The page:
The children, looking up at her shyly, saw a pair of soft brown eyes, a mass of wavy hair, and a face which looked as fresh as the country itself.

Jenefer, on her side, noticed that Diana had a lively, roguish expression with her blue eyes and golden curls; while John, with straight hair and big grey eyes, looked more serious. “Dear me,” she thought to herself, as she looked at them, “what a pair of curly heads we shall have at Bunts! There’s Susan’s, and now here comes Diana’s!” Aloud, she said to Mrs. Ridley: “Miss Fairfax has sent a car to meet you, but I have driven down with the ponies as well, in case Diana or John would rather drive up with them.”

As she spoke she pointed to Timmie and Rice, who were standing quite by themselves, as good as gold, a perfect pair of little Dartmoor ponies, both of them a rich dark brown with black manes and tails. They might not be very smartly groomed, and perhaps neither their harness nor their cart was very new, but they themselves were little beauties, and as they stood there stretching out their necks and switching their long tails after their five-mile trot, they looked so knowing, and so clever, and so friendly, that both children felt their hearts go out to them.

“Come and talk to Timmie and Rice,” said Miss Jenefer invitingly, “they love being noticed.”

She had a soft voice which sounded like laughter, and the children found it often fulfilled its promise, and broke into an enchanting gurgle.

“Are you driving back with me?” she asked as they patted the ponies; “there would be just room for both of you on the front seat.”

Diana and John took one look at her and then broke away to their mother. “Can we go with the ponies?” they cried. “Oh! Mummy, do say we may, do let us!”

Mrs. Ridley concealed her astonishment. She too had been eyeing the turn-out, and her opinion of it was quite different from the children’s. “Would you like it?” she asked doubtfully. “Wouldn’t you rather come in the car with me?”

“No, no,” they both cried at once with more candour than politeness; “we want to drive with the ponies. We hate the old car.”

Miss Jenefer began to laugh, and seemed to think it was all settled.

“Very well, then,” she said in her soft voice, “I’ll get up first, because you must never get into a cart, you know, until the coachman is up and holds the reins. We shan’t be at Bunts as soon as you will,” she said, smiling, as Mrs. Ridley helped first Diana and then John to clamber up, “but I will take the greatest care of them, and we shall turn up some time.”

Now it so happened that Diana and John had a big car at home and had never driven behind a pair of ponies in their lives, and when Timmie and Rice began to trot they were enchanted at the merry patter their hoofs made, for it sounded like a gay accompaniment following them wherever they went; Jenefer turned out of the station-yard and they found themselves on a wide road, with telegraph poles running along the side. It was just the kind of road Diana and John knew well from motoring, and there were numbers of cars travelling up and down it now; in fact, several rushed past them in the first few minutes; but the children were surprised to see that Jenefer, far from pulling into the ditch, took her full share of the road, and when one went hooting by in a great hurry, she said: “Beastly things—I don’t know why they think they’ve bought the road!”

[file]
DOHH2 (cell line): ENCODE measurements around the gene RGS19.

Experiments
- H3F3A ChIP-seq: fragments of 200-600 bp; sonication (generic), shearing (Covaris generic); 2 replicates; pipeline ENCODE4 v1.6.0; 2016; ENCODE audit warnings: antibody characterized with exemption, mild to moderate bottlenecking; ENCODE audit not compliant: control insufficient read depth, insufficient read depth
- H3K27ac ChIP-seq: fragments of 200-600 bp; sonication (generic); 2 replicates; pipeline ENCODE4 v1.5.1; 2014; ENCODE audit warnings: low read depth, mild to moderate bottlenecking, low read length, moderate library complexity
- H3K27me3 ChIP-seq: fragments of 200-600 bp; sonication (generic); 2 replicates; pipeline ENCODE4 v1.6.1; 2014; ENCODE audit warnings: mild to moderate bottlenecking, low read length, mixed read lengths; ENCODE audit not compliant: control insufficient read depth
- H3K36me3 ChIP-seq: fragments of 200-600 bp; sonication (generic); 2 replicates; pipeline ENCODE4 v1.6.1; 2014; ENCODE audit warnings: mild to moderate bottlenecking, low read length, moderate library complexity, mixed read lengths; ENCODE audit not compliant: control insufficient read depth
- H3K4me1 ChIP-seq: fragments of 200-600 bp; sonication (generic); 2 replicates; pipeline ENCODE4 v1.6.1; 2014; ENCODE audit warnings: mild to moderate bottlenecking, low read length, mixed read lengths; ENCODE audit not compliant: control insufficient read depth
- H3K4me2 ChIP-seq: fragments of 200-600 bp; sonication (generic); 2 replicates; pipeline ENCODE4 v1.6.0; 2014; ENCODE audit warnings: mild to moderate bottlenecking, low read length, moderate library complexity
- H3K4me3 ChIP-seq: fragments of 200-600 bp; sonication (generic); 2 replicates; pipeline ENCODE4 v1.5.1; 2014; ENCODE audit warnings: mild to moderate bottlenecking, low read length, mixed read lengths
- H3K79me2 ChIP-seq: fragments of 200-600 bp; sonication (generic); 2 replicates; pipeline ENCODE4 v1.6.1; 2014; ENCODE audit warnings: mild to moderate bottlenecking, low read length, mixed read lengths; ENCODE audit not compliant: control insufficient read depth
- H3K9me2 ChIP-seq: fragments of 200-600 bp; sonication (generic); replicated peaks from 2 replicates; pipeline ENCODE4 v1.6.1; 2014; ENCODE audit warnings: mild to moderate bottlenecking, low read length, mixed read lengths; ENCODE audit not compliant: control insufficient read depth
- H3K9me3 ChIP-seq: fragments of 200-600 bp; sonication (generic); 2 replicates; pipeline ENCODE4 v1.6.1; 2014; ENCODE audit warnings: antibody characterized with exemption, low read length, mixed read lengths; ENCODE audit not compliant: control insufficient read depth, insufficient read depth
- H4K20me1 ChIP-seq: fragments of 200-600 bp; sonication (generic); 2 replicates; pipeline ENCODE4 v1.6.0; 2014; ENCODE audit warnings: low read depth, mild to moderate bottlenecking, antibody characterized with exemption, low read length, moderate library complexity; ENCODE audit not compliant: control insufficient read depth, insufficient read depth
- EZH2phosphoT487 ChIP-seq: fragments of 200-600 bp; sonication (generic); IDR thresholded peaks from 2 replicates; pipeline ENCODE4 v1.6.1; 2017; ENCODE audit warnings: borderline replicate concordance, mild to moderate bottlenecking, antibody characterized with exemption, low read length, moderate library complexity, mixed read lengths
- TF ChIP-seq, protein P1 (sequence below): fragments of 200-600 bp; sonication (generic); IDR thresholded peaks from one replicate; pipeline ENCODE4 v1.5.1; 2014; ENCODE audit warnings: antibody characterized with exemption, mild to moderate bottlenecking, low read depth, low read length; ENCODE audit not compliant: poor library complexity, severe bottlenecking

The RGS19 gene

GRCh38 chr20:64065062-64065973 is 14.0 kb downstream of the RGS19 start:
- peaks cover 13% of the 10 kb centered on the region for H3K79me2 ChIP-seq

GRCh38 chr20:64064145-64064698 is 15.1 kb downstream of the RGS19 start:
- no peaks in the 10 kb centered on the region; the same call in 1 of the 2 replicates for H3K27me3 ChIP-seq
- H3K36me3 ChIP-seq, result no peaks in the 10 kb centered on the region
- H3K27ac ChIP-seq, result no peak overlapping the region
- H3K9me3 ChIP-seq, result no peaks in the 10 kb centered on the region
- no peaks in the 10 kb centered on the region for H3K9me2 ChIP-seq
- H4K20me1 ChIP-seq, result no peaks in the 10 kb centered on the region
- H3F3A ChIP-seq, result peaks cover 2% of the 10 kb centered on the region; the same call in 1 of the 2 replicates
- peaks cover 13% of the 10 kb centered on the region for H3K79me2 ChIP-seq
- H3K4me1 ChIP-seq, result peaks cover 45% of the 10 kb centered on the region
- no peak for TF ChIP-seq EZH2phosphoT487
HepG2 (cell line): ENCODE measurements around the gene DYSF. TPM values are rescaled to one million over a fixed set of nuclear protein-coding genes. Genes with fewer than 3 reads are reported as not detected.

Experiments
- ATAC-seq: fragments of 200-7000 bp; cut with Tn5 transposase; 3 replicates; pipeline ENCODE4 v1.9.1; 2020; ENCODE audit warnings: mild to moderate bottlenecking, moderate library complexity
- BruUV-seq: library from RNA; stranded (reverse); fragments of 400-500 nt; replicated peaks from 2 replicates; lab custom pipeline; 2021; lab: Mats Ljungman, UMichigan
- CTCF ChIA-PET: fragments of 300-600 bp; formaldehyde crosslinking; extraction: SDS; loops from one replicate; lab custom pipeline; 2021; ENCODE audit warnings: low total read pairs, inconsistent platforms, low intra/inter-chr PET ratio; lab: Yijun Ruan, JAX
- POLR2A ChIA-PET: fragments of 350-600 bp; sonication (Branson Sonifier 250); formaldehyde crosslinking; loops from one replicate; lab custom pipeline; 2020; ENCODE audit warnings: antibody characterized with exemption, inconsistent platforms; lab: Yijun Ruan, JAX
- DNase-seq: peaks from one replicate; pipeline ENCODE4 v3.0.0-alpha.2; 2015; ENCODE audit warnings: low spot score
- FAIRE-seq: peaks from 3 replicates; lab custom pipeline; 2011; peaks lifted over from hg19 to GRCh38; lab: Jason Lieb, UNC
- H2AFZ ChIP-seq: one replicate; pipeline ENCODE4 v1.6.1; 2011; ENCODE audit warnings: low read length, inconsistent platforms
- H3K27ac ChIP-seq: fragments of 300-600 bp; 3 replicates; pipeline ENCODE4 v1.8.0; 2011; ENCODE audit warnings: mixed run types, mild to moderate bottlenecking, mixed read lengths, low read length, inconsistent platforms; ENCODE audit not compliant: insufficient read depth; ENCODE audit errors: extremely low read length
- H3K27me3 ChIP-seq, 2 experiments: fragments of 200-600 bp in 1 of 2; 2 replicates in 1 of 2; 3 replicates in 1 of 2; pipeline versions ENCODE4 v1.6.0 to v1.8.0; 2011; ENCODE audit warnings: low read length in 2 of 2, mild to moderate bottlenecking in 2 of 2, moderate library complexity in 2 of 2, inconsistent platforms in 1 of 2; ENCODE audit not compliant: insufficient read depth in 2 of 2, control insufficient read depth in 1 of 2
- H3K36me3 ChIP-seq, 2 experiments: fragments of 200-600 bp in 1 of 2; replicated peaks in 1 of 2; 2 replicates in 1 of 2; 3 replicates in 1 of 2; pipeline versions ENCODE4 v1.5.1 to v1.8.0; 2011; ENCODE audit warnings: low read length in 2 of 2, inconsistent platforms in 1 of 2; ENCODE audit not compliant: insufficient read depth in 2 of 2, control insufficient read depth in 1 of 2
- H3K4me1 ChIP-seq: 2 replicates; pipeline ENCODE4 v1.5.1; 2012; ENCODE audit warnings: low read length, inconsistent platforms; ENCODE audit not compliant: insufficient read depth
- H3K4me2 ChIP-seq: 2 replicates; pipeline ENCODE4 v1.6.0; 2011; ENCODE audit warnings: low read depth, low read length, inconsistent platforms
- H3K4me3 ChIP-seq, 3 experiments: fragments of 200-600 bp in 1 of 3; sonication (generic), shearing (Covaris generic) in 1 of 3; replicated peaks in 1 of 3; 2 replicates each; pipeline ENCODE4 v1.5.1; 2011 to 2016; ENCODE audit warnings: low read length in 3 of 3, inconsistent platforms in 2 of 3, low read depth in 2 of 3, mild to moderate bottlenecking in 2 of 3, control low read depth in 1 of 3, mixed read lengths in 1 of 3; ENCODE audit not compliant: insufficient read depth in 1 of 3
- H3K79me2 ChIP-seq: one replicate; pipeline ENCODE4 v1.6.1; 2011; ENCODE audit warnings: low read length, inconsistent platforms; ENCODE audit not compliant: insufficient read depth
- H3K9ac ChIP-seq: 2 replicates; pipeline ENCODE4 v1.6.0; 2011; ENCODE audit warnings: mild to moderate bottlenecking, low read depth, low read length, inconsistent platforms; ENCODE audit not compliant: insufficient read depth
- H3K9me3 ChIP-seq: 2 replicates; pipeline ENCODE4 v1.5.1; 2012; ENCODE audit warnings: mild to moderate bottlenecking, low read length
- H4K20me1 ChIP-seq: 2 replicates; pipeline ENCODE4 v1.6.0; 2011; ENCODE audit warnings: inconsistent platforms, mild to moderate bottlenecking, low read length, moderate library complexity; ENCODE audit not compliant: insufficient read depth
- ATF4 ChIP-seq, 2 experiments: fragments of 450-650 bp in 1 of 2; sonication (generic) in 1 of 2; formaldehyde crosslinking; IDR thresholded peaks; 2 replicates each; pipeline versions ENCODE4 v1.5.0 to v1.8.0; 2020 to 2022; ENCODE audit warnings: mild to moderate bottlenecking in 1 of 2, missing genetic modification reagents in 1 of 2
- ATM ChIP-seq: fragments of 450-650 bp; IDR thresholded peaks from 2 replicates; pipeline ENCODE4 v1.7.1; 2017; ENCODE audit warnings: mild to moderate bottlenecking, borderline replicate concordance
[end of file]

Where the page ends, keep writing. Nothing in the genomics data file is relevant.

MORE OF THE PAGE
This was a point of view the children had never heard before; they had taken it for granted that the road belonged to the motors, and that it was everyone’s business to get out of their way. They were careful, however, not to say so, and presently they noticed that one or two cars, generally driven by gentlemen, pulled aside and made way for the ponies, and when that happened Miss Jenefer made a little salute with her whip, as if she was making an acknowledgement to persons who understood right behaviour.

When they had driven about a mile and had passed several cottage gardens gay with daffodils and spring flowers, each one of which looked prettier than the last, they came to a little copse, where a narrow road joined the main thoroughfare. It was a road it would never have occurred to Diana and John to use, for, instead of being wide and straight as motors love, it was narrow, and twisted at once round a corner: but no sooner did the ponies come to it than they turned their noses joyfully towards it, and Miss Jenefer exclaimed: “Thank goodness; now we can leave that slippery abomination of a road behind us, and have a little peace.”

The children did not understand this at all; but they were far too absorbed watching Timmie and Rice and their amusing ways to ask questions, and they had not gone twenty yards along the lane when they found themselves in a new, an enchanting world. The hedges disappeared, and instead, the road wound through smooth green sward running into true English woodland on either side, and the children saw that the bright April sun threw shadows from the big oak trees over ground dappled with delicate white wood anemones and clumps of pale primroses.

Long before they were tired of it, this beautiful woodland came to an end, and the lane, plunging down between two deep green banks, became so narrow that the wheels of the pony-cart almost touched either side.

“What should we do if we met a motor here?” asked Diana suddenly.

“Why, either they, or we, should have to back to the nearest gateway,” answered Miss Jenefer, as if it were the most natural thing in the world.

“Has that ever happened?” asked John solemnly.

“Oh yes!” said she easily; “once I met a hay-cart, in a lane as narrow as this, with such an enormous load the horses couldn’t possibly back, so I had to make my ponies back and back nearly all the way we’d come. I did get so tired of it, and so did the ponies. They hated it.”

Page length: 212

Original publication date: 1933

Who's in the book?

Diana and John Ridley, Mrs Ridley, Miss Fairfax, Jenefer, Roddie, Derek, Jane, Susan, Pat
Timmie, Rice, Ludifer, Sago, Grey-Mist, Peewit, Josephine

Other titles published as:

Series order

1. The Ponies of Bunts
2. Sea Ponies
3. Ponies and Caravans